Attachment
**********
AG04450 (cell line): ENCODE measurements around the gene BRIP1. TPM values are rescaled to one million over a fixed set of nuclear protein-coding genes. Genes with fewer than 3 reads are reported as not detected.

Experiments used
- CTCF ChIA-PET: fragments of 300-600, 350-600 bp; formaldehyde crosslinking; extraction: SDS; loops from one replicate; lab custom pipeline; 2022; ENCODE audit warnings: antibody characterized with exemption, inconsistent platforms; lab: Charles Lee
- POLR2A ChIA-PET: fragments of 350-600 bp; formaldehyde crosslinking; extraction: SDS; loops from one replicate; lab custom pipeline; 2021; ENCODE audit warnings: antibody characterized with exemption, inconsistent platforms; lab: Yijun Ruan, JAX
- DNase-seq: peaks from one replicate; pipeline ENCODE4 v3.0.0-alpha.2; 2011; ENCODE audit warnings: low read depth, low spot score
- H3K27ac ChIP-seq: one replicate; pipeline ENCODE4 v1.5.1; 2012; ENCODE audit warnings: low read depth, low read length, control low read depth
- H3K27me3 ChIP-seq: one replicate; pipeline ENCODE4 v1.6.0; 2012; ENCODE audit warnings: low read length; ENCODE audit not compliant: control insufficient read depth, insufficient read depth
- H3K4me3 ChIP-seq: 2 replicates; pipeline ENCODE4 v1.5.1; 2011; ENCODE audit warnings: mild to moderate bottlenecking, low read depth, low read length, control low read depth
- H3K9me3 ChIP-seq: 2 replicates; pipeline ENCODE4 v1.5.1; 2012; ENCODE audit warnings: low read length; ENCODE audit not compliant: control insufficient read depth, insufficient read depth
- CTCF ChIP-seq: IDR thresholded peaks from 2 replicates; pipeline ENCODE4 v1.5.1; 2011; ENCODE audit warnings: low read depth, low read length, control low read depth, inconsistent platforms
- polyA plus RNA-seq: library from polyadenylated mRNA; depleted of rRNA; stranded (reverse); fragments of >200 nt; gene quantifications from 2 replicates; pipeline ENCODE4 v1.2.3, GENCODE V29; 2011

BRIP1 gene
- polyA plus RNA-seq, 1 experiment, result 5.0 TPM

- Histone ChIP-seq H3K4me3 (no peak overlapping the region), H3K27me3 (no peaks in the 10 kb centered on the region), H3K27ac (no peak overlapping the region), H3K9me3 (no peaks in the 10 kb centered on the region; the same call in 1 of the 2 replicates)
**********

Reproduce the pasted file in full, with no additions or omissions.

AG04450 (cell line): ENCODE measurements around the gene BRIP1. TPM values are rescaled to one million over a fixed set of nuclear protein-coding genes. Genes with fewer than 3 reads are reported as not detected.

Experiments used
- CTCF ChIA-PET: fragments of 300-600, 350-600 bp; formaldehyde crosslinking; extraction: SDS; loops from one replicate; lab custom pipeline; 2022; ENCODE audit warnings: antibody characterized with exemption, inconsistent platforms; lab: Charles Lee
- POLR2A ChIA-PET: fragments of 350-600 bp; formaldehyde crosslinking; extraction: SDS; loops from one replicate; lab custom pipeline; 2021; ENCODE audit warnings: antibody characterized with exemption, inconsistent platforms; lab: Yijun Ruan, JAX
- DNase-seq: peaks from one replicate; pipeline ENCODE4 v3.0.0-alpha.2; 2011; ENCODE audit warnings: low read depth, low spot score
- H3K27ac ChIP-seq: one replicate; pipeline ENCODE4 v1.5.1; 2012; ENCODE audit warnings: low read depth, low read length, control low read depth
- H3K27me3 ChIP-seq: one replicate; pipeline ENCODE4 v1.6.0; 2012; ENCODE audit warnings: low read length; ENCODE audit not compliant: control insufficient read depth, insufficient read depth
- H3K4me3 ChIP-seq: 2 replicates; pipeline ENCODE4 v1.5.1; 2011; ENCODE audit warnings: mild to moderate bottlenecking, low read depth, low read length, control low read depth
- H3K9me3 ChIP-seq: 2 replicates; pipeline ENCODE4 v1.5.1; 2012; ENCODE audit warnings: low read length; ENCODE audit not compliant: control insufficient read depth, insufficient read depth
- CTCF ChIP-seq: IDR thresholded peaks from 2 replicates; pipeline ENCODE4 v1.5.1; 2011; ENCODE audit warnings: low read depth, low read length, control low read depth, inconsistent platforms
- polyA plus RNA-seq: library from polyadenylated mRNA; depleted of rRNA; stranded (reverse); fragments of >200 nt; gene quantifications from 2 replicates; pipeline ENCODE4 v1.2.3, GENCODE V29; 2011

BRIP1 gene
- polyA plus RNA-seq, 1 experiment, result 5.0 TPM

- Histone ChIP-seq H3K4me3 (no peak overlapping the region), H3K27me3 (no peaks in the 10 kb centered on the region), H3K27ac (no peak overlapping the region), H3K9me3 (no peaks in the 10 kb centered on the region; the same call in 1 of the 2 replicates)